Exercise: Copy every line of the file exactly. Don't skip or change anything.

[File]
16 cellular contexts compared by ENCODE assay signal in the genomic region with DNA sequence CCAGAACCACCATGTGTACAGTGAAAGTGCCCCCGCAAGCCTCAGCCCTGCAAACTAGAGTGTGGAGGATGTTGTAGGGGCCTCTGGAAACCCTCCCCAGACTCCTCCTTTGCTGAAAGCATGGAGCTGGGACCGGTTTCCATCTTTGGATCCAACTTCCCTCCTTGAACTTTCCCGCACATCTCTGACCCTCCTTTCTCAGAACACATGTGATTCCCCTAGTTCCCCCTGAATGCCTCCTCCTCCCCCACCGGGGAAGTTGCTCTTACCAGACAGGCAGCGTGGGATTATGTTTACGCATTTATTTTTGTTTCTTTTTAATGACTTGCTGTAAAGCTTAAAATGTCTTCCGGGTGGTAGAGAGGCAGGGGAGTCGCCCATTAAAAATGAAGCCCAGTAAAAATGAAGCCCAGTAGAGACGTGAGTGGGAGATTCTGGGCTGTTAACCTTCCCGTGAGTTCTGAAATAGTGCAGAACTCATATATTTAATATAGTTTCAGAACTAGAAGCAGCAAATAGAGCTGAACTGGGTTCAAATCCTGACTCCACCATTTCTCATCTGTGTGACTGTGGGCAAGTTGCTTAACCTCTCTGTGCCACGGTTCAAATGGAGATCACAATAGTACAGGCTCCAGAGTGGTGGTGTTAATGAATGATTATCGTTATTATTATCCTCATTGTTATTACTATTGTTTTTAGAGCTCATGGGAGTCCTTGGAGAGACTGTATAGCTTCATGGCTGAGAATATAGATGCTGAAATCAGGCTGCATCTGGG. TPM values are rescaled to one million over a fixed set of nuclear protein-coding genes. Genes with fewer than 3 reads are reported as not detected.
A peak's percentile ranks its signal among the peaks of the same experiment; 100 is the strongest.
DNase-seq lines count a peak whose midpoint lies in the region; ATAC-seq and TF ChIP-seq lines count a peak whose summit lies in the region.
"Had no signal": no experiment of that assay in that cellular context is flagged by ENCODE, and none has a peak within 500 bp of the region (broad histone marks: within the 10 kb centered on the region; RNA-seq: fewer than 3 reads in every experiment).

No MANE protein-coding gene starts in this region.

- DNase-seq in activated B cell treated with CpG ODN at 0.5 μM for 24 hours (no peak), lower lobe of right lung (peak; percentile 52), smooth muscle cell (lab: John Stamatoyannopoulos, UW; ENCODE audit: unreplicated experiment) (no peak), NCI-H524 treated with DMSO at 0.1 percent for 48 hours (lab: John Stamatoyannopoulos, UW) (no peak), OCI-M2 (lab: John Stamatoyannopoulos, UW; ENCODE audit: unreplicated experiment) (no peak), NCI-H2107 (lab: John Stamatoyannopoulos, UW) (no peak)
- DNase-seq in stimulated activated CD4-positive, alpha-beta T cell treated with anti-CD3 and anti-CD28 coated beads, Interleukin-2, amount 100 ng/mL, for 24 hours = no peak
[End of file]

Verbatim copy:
16 cellular contexts compared by ENCODE assay signal in the genomic region with DNA sequence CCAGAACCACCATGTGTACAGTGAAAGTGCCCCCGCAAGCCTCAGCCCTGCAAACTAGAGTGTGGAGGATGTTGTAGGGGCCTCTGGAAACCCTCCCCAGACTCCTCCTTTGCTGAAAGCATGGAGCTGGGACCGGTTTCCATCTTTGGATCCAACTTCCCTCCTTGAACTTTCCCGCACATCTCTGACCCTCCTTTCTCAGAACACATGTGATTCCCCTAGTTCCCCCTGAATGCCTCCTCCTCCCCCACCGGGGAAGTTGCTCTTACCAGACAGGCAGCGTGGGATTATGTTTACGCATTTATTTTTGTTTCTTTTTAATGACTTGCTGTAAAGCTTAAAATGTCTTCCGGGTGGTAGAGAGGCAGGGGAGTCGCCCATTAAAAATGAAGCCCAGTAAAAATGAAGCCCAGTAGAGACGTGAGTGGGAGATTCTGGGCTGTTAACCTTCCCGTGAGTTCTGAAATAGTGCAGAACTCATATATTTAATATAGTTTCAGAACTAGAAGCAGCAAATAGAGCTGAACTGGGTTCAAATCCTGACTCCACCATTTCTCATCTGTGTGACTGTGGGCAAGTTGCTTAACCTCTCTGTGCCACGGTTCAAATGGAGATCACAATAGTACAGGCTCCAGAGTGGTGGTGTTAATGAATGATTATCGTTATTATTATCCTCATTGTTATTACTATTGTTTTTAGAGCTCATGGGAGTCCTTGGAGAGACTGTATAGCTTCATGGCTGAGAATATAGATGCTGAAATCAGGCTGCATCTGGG. TPM values are rescaled to one million over a fixed set of nuclear protein-coding genes. Genes with fewer than 3 reads are reported as not detected.
A peak's percentile ranks its signal among the peaks of the same experiment; 100 is the strongest.
DNase-seq lines count a peak whose midpoint lies in the region; ATAC-seq and TF ChIP-seq lines count a peak whose summit lies in the region.
"Had no signal": no experiment of that assay in that cellular context is flagged by ENCODE, and none has a peak within 500 bp of the region (broad histone marks: within the 10 kb centered on the region; RNA-seq: fewer than 3 reads in every experiment).

No MANE protein-coding gene starts in this region.

- DNase-seq in activated B cell treated with CpG ODN at 0.5 μM for 24 hours (no peak), lower lobe of right lung (peak; percentile 52), smooth muscle cell (lab: John Stamatoyannopoulos, UW; ENCODE audit: unreplicated experiment) (no peak), NCI-H524 treated with DMSO at 0.1 percent for 48 hours (lab: John Stamatoyannopoulos, UW) (no peak), OCI-M2 (lab: John Stamatoyannopoulos, UW; ENCODE audit: unreplicated experiment) (no peak), NCI-H2107 (lab: John Stamatoyannopoulos, UW) (no peak)
- DNase-seq in stimulated activated CD4-positive, alpha-beta T cell treated with anti-CD3 and anti-CD28 coated beads, Interleukin-2, amount 100 ng/mL, for 24 hours = no peak